6. A new policy support instrument for low-income members requires serious consideration for other reasons as well. Even if low-income members with an improved external position have less demand for Fund financial assistance, most of them still continue to rely heavily on donor assistance to meet their development needs, and they would welcome a new mechanism to provide signals of strong policies outside a traditional Fund arrangement. Moreover, no matter the degree of stabilization attained, low-income members are vulnerable to exogenous shocks, and might want relatively quick access to concessional financing from the Fund in the event that a sudden balance of payments need were to arise. But in the absence of such a need, if the Fund can send clear signals outside a financial arrangement, this would help preserve PRGF resources.

7. The issue of whether the Fund needs a new instrument allowing closer engagement than under Article IV consultations while sending clear signals on the strength of a member’s policies has been discussed previously by the Board. Past attempts to develop such instruments have not stood the test of time or have failed to gain Board support.7 The features of a Policy Monitoring Arrangement (PMA) were outlined in September 2004.8 In the discussion of the PMA, Executive Directors stressed the challenge of defining a minimum standard for policies to be endorsed, and many Directors raised concerns that there might be insufficient demand given the PMA’s relatively stringent conditions (including the application of the standard of upper credit tranche conditionality), as well as the fixed cycle proposed for assessments.

8. These drawbacks need to be taken seriously, but they are not insurmountable. Indeed, it has been suggested that the attraction of a new instrument specifically aimed at low-income members could be enhanced by: (i) emphasizing country ownership; (ii) focusing the structural reform component; (iii) streamlining modalities and documentation requirements; and (iv) allowing a quick transition to concessional financing in the event of a balance of payments shock.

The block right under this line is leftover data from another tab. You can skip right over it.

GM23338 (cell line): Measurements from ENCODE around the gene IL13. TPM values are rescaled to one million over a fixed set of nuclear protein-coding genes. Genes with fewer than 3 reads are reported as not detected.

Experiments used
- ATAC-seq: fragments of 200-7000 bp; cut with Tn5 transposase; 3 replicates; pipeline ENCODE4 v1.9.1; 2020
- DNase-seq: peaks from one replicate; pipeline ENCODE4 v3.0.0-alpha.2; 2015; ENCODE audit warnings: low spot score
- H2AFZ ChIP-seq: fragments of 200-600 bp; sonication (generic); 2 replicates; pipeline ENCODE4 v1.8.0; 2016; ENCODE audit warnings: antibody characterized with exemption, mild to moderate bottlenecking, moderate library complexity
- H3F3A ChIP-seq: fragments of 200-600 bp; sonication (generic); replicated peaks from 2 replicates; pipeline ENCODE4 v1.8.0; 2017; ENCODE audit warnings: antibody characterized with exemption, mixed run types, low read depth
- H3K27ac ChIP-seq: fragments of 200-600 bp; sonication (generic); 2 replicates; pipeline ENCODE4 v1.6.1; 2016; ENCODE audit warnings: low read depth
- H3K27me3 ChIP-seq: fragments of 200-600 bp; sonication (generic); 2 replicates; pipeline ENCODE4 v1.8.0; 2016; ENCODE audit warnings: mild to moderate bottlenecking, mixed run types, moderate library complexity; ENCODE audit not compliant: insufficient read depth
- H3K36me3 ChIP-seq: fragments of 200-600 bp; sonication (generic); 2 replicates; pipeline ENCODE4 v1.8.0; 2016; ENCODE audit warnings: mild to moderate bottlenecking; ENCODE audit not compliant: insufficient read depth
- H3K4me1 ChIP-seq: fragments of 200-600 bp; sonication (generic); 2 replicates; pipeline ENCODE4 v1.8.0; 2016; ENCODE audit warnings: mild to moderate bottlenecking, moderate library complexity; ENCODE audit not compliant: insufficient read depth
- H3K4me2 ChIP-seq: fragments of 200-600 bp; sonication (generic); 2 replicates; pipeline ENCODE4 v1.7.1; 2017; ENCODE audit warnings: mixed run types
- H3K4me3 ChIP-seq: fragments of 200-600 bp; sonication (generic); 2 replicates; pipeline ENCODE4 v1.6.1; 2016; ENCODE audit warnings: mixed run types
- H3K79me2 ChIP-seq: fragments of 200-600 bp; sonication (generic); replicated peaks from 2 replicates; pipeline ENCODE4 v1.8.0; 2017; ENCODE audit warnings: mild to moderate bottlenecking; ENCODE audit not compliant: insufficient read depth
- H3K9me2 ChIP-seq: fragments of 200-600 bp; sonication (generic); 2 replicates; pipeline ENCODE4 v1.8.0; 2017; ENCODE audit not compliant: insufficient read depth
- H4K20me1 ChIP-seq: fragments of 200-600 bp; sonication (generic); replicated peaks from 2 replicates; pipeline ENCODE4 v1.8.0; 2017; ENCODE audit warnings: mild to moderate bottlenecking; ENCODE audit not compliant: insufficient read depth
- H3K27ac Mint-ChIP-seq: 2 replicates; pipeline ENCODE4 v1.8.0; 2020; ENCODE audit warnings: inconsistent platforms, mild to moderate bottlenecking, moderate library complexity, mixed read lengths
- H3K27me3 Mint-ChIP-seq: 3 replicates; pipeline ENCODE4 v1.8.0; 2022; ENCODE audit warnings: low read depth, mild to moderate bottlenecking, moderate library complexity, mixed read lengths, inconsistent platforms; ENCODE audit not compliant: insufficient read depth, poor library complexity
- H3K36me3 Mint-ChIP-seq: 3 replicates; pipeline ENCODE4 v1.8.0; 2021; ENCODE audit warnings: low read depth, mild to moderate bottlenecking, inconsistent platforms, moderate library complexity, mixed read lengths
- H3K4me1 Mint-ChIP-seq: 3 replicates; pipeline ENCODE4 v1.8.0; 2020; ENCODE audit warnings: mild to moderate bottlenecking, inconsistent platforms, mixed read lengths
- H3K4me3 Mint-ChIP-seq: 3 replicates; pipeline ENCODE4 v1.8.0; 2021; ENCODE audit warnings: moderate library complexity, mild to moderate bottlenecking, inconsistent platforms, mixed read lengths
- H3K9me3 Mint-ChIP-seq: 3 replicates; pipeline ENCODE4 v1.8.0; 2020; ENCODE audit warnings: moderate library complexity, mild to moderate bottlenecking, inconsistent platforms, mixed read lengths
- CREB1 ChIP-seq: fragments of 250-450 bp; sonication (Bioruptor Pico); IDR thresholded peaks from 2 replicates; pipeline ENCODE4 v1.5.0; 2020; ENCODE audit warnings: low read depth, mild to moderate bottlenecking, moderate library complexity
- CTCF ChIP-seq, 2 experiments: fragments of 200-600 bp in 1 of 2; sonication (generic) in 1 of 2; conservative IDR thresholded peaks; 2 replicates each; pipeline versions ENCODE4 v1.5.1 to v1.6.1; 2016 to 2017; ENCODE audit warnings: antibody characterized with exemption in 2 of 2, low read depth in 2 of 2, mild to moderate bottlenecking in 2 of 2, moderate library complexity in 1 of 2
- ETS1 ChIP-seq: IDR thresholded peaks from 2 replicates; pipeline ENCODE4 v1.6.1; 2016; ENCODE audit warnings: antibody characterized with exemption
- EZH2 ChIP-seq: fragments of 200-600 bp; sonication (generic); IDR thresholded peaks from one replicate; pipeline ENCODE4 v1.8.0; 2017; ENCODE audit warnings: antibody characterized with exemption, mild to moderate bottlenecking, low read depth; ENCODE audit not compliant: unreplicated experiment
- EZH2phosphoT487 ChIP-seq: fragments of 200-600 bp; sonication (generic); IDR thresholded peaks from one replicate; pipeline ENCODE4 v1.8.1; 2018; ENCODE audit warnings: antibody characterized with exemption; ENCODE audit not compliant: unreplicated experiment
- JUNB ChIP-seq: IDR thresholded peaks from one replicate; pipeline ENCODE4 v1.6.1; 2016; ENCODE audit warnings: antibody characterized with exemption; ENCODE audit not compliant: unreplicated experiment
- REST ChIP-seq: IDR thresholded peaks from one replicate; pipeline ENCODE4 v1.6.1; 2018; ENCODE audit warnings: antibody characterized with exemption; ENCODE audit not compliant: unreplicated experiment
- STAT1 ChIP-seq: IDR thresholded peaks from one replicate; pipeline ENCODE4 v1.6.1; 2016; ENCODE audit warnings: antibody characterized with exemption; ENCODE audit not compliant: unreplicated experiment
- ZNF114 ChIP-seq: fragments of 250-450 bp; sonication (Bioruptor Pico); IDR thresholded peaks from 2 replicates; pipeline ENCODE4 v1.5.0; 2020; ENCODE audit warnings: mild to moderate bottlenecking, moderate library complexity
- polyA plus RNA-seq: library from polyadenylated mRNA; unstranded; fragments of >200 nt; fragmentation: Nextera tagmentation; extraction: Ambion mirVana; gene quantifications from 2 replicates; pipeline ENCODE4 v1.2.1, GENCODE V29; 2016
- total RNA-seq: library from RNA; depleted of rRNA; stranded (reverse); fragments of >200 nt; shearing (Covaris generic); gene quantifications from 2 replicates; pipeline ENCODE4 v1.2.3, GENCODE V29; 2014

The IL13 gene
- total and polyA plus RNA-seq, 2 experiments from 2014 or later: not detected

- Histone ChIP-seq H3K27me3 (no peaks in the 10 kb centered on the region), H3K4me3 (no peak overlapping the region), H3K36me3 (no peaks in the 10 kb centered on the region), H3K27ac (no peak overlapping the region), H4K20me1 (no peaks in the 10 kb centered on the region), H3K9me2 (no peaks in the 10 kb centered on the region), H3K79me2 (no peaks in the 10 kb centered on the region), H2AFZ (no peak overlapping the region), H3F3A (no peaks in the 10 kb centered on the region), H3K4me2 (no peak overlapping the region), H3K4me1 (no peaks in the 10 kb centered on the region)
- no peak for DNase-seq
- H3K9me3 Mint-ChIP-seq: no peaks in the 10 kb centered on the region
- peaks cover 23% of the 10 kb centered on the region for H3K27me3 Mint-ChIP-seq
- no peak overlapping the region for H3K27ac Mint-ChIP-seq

B. A New Instrument: The Policy Support Instrument (PSI)

9. The PSI would be a non-financial instrument for low-income members seeking Fund support of their policy framework and an endorsement of its quality. It would be used alongside existing instruments and be available to meet the needs of members seeking to graduate from PRGF arrangements or members without a PRGF arrangement seeking Fund endorsement of their policies. While not requiring Fund financial assistance, these members continue to look to the Fund for support in designing strong macroeconomic policy frameworks, sound institutions, and good governance structures. The PSI would be designed to: (i) promote a close policy dialogue between the Fund and a member; (ii) provide more frequent Fund assessments of a member’s economic and financial policies; and (iii) deliver clear signals that could be taken into account by donors, creditors, and the general public on the strength of these policies.

10. The following features would be desirable to ensure the effectiveness of the new PSI: 9